Of course, this example draws on generalizations that may or may not apply in a particular situation. Each has a distinct culture, and these cultures have different relationships to time, different ideas about negotiation, and unique identities. Government negotiators may also have a range of ethno cultural identities, and may not fit the stereotype of the woman or man in a hurry, with a measured, pressured orientation toward time.

Examples can also be drawn from the other three dimensions identified by Hampden-Turner and Trompenaars.

High-context and low-context cultures - Wikipedia

When an intractable conflict has been ongoing for years or even generations, should there be recourse to international standards and interveners, or local rules and practices? Those favoring a universalist starting point are more likely to prefer international intervention and the setting of international standards.

Sociology for UPSC : Socio and Common Sense - Chapter 1 - Paper 1 - Lecture 51

Particularlists will be more comfortable with a tailor-made, home-grown approach than with the imposition of general rules that may or may not fit their needs and context. Specificity and diffuseness also lead to conflict and conflict escalation in many instances. People, who speak in specifics, looking for practical solutions to challenges that can be implemented and measured, may find those who focus on process, feelings, and the big picture obstructionist and frustrating.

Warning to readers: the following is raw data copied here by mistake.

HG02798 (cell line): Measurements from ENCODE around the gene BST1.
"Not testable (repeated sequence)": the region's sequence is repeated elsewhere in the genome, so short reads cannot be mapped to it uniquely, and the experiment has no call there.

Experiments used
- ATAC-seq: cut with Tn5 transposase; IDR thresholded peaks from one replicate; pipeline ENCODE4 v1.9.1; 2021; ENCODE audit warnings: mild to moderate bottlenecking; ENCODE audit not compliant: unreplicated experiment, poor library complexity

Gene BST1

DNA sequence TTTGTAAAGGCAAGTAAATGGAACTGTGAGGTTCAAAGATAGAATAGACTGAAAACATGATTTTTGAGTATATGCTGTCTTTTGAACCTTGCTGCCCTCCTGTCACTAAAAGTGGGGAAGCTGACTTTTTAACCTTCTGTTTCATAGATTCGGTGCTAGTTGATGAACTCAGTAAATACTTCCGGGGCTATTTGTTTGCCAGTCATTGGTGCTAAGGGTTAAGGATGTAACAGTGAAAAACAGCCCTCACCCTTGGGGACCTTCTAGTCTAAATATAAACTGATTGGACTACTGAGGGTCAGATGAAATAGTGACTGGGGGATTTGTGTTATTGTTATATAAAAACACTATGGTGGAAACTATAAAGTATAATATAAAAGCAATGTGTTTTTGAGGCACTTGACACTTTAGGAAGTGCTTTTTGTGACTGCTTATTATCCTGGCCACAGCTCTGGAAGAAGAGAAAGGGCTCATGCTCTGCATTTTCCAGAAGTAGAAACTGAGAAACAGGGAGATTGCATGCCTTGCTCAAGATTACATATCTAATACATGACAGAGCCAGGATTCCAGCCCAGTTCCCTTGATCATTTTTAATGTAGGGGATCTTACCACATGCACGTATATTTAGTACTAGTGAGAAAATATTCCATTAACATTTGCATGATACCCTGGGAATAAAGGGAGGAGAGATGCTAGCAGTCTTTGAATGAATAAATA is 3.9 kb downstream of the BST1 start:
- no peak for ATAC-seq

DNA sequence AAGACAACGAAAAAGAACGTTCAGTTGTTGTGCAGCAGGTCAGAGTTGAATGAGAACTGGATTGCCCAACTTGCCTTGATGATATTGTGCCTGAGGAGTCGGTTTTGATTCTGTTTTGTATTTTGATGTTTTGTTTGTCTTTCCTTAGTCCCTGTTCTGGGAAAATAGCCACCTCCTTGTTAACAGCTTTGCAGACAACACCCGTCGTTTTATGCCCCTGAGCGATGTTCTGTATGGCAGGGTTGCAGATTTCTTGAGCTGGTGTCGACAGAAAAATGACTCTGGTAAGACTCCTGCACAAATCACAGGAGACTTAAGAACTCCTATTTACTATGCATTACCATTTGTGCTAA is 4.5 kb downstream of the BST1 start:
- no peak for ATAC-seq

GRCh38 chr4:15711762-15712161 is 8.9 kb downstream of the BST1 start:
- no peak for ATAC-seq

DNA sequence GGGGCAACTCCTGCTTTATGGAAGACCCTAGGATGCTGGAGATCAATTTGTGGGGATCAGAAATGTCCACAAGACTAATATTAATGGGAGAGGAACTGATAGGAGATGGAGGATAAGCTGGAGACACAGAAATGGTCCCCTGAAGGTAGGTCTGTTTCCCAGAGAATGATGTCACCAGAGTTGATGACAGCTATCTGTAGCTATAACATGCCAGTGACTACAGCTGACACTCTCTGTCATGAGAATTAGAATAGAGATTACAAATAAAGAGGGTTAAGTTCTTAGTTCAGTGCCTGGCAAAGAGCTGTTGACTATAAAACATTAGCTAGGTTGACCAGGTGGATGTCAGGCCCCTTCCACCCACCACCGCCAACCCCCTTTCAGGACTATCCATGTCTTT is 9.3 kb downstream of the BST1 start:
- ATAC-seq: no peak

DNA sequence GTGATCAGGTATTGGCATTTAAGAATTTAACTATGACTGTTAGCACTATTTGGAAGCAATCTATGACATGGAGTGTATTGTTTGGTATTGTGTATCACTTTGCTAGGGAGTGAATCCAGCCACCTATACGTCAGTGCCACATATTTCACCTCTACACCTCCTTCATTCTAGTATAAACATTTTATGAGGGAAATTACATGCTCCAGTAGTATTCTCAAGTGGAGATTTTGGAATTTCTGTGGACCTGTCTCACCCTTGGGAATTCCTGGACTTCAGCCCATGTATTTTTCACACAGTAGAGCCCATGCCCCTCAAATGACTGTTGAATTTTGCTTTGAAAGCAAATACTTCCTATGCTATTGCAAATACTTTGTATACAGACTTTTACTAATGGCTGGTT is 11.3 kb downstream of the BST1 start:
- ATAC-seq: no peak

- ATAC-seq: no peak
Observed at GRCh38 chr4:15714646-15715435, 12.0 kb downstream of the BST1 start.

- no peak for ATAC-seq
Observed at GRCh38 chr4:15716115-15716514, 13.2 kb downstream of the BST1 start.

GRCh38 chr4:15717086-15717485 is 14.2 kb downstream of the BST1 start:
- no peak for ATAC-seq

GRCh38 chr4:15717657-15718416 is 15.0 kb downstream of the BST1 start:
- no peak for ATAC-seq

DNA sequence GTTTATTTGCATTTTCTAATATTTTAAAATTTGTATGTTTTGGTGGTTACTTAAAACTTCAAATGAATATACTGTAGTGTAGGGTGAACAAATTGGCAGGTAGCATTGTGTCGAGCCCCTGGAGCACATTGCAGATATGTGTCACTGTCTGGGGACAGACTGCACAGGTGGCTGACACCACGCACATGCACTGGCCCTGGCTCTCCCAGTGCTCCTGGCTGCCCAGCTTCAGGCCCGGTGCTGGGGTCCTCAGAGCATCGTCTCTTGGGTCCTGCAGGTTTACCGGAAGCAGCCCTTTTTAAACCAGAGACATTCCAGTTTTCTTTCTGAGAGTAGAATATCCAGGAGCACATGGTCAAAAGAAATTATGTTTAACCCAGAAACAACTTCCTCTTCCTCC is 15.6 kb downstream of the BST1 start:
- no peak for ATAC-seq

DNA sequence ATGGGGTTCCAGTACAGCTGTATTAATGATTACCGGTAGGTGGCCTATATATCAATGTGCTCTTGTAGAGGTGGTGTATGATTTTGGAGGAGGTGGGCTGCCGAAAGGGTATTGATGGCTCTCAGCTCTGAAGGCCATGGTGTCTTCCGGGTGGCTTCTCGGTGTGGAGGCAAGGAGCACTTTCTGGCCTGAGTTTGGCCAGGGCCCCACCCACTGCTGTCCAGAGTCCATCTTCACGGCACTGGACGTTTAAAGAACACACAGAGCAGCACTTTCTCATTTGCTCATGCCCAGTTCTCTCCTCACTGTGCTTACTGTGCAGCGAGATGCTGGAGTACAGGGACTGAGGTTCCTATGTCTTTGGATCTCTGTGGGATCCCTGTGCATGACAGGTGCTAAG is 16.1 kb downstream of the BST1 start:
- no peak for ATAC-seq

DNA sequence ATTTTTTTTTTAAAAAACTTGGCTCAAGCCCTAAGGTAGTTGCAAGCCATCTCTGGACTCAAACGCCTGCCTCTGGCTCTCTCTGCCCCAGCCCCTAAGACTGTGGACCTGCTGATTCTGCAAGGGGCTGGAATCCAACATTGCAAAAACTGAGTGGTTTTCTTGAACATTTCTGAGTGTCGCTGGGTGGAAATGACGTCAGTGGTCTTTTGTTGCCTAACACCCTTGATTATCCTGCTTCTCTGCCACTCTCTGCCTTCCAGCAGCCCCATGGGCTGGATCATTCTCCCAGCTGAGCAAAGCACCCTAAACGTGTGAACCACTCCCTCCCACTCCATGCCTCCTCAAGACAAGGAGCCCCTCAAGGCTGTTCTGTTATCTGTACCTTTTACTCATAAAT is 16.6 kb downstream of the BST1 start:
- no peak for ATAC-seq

On the other hand, those whose starting points are diffuse are more apt to catch the flaw in the sum that is not easy to detect by looking at the component parts, and to see the context into which specific ideas must fit. Inner-directed people tend to feel confident that they can affect change, believing that they are "the masters of their fate, the captains of their souls. Imagine their frustration when faced with outer-directed people, whose attention goes to nurturing relationships, living in harmony with nature, going with the flow, and paying attention to processes rather than products.

As with each of the above sets of starting points, neither is right or wrong; they are simply different. A focus on process is helpful, but not if it completely fails to ignore outcomes. A focus on outcomes is useful, but it is also important to monitor the tone and direction of the process. Cultural fluency means being aware of different sets of starting points, and having a way to speak in both dialects, helping translate between them when they are making conflict worse.

These continua are not absolute, nor do they explain human relations broadly. They are clues to what might be happening when people are in conflict over long periods of time. We are meaning-making creatures, telling stories and creating understandings that preserve our sense of self and relate to our purpose.

As we come to realize this, we can look into the process of meaning making for those in a conflict and find ways to help them make their meaning-making processes and conclusions more apparent to each other.